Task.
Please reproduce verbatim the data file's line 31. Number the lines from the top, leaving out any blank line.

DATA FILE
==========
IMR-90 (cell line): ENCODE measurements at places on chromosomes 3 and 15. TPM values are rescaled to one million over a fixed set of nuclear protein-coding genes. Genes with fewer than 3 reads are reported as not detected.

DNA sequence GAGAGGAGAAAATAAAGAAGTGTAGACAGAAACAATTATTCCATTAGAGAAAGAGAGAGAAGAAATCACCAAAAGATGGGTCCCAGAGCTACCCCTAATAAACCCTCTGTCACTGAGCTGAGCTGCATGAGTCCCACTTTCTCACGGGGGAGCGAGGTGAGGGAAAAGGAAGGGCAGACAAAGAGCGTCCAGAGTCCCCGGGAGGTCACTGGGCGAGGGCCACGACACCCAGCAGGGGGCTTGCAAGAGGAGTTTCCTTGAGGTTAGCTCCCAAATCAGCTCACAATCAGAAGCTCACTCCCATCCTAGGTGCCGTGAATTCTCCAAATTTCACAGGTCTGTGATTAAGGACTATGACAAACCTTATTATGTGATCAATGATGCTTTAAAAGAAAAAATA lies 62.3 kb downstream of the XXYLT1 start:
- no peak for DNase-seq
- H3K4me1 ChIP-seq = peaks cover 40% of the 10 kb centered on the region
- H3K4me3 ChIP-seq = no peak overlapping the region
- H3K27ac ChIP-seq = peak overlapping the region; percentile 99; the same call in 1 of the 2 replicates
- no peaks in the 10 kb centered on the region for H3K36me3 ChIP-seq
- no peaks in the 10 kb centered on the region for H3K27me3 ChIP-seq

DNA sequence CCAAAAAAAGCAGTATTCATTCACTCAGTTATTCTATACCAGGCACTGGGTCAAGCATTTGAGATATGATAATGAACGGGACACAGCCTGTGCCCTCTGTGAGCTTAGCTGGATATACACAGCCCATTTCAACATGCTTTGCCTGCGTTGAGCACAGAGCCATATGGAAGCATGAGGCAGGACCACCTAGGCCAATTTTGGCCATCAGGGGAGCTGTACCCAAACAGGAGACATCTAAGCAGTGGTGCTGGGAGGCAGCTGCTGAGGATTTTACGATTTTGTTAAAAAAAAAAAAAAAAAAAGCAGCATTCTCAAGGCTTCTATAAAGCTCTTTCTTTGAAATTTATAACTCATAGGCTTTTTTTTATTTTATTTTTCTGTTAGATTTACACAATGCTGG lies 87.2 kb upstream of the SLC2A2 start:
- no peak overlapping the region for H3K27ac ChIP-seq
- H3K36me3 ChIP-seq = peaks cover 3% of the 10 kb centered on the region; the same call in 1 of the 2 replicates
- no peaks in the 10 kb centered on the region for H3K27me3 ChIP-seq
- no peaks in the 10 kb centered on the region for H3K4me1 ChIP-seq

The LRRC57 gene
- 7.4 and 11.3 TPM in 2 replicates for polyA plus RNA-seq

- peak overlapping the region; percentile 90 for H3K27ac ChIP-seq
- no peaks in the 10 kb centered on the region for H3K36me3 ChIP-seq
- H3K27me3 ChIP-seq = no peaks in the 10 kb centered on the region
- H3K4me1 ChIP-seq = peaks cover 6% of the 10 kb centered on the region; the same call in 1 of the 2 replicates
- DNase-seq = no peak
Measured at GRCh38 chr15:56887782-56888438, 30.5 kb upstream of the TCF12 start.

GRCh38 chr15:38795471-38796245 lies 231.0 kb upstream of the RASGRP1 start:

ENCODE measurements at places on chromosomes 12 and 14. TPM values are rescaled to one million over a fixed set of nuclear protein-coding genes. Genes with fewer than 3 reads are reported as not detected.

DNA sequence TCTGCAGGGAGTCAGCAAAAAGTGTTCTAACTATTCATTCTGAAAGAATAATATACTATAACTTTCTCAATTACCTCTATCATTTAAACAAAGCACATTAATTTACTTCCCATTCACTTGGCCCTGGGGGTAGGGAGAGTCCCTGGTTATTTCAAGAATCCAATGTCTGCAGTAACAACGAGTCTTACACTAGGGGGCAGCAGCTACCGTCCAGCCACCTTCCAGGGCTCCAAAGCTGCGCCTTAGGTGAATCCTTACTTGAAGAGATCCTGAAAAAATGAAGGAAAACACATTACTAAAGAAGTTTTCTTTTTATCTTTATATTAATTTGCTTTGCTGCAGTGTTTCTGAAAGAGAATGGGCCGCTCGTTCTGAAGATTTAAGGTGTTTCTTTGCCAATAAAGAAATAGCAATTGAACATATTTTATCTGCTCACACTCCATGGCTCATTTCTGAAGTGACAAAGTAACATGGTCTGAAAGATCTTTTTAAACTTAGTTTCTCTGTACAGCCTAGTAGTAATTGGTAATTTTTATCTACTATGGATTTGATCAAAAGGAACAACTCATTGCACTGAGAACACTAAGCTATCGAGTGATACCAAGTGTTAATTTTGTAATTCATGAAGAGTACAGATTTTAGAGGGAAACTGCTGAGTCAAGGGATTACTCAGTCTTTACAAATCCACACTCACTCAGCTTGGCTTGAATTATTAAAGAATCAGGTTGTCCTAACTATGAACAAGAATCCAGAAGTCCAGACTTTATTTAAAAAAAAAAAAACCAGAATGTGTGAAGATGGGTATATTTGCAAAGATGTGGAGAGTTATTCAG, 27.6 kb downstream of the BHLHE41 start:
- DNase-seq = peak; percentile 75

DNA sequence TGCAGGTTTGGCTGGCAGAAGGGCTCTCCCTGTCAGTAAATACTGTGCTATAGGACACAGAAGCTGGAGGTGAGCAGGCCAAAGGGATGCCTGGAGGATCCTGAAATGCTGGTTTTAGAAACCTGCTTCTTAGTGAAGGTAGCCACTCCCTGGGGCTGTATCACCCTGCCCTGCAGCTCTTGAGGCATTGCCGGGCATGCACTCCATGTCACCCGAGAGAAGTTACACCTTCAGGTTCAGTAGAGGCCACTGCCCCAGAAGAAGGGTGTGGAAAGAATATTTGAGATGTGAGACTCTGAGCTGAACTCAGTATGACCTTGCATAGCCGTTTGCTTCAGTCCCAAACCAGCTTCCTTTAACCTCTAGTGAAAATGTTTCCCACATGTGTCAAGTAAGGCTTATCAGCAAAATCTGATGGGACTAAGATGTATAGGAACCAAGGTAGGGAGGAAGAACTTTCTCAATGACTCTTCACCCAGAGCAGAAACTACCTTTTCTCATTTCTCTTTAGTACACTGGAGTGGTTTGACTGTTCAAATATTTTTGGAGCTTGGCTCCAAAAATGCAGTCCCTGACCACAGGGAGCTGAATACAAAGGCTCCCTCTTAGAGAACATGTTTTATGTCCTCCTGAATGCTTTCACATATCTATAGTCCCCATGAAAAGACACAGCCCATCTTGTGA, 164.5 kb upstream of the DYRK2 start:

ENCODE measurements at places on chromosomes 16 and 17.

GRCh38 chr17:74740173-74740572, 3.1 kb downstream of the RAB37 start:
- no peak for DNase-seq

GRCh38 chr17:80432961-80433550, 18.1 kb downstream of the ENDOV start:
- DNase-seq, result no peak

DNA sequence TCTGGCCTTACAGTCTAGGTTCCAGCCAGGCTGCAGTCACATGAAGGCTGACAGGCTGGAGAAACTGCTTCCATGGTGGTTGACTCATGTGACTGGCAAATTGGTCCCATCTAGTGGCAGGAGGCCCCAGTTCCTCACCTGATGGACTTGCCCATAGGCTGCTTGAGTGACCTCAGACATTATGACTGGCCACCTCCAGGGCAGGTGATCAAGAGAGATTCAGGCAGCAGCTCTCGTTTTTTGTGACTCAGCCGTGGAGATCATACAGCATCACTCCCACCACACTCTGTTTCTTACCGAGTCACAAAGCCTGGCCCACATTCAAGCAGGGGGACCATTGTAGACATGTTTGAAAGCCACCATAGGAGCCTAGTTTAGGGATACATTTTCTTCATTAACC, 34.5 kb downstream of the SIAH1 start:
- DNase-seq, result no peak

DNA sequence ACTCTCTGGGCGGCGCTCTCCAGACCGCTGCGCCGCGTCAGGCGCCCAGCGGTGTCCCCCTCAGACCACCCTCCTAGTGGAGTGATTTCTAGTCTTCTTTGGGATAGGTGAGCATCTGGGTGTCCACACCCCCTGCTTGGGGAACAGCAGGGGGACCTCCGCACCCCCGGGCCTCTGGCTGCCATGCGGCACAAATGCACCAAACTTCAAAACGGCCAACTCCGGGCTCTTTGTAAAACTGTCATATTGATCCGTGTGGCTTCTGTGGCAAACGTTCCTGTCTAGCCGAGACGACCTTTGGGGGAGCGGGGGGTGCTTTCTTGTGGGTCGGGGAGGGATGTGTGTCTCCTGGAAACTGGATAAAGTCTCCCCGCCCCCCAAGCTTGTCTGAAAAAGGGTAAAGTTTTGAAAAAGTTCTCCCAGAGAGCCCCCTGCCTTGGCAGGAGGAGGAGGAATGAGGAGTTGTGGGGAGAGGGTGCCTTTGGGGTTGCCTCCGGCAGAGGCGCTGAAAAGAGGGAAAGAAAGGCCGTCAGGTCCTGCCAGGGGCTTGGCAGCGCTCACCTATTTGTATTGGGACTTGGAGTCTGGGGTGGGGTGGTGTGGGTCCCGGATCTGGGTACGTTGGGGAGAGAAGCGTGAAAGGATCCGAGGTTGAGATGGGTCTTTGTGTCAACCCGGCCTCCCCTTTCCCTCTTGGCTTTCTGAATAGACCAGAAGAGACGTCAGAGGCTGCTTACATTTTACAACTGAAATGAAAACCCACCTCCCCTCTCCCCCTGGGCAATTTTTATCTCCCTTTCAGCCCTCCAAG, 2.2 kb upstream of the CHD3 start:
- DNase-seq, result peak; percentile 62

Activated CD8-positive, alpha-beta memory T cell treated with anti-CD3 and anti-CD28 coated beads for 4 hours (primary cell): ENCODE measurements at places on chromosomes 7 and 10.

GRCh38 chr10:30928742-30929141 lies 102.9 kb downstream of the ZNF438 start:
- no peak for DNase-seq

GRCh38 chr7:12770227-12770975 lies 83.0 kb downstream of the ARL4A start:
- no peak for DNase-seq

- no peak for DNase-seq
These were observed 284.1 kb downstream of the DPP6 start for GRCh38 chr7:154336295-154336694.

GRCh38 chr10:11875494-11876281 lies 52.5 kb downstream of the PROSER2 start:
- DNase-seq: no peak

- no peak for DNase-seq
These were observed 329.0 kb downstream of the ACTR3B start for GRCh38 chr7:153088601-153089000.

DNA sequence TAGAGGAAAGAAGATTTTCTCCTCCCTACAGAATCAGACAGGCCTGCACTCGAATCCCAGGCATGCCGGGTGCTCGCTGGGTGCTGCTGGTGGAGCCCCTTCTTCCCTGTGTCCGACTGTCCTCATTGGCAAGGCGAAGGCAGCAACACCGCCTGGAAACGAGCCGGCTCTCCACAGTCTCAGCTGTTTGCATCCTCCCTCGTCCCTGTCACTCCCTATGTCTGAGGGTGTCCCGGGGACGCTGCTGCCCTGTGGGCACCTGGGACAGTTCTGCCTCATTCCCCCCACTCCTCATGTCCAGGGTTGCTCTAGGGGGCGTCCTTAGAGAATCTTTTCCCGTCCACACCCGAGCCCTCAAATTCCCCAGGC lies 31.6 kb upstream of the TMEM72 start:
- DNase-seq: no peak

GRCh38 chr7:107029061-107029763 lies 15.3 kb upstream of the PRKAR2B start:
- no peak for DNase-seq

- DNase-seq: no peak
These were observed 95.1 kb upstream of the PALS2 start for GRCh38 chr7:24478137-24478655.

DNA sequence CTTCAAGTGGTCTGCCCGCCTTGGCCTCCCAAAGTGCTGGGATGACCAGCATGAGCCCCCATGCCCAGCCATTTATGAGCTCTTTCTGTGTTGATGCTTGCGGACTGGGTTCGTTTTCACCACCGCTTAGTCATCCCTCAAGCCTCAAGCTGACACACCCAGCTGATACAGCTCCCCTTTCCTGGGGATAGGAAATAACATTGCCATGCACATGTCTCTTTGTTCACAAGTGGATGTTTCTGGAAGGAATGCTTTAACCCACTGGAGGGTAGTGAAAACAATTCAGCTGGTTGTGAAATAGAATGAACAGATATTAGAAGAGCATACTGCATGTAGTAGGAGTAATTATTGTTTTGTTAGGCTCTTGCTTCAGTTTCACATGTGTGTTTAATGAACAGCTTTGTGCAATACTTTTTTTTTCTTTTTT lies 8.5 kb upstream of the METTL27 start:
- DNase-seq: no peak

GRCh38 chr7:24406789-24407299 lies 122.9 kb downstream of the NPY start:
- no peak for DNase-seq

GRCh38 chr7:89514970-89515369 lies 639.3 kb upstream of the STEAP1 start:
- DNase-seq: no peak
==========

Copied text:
- DNase-seq, result no peak